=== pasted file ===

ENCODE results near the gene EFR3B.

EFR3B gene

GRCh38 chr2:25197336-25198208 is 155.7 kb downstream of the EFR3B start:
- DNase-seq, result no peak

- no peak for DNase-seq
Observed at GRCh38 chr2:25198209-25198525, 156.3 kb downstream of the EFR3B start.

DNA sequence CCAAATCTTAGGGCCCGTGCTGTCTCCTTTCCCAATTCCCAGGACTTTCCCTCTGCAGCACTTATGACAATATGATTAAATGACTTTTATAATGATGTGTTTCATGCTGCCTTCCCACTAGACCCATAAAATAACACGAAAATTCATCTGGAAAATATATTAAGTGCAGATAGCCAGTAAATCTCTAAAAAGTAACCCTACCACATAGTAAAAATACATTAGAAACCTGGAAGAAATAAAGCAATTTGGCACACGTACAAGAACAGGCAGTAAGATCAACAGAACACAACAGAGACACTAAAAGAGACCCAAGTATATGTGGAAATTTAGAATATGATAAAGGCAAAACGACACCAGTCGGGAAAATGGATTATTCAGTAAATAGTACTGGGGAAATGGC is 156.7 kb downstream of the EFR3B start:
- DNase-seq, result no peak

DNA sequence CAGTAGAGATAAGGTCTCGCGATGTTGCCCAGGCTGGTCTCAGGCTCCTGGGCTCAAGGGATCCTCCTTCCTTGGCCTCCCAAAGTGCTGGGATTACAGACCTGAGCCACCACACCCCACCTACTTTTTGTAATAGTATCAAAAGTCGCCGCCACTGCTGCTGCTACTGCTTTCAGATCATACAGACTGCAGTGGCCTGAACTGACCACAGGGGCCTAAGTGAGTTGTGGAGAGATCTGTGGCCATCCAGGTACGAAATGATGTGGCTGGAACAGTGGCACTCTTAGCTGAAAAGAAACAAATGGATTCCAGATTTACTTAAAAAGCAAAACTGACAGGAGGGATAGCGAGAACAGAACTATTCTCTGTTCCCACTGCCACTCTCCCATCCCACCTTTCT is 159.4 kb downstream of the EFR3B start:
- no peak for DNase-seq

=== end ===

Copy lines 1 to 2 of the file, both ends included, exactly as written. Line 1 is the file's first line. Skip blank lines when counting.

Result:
ENCODE results near the gene EFR3B.

EFR3B gene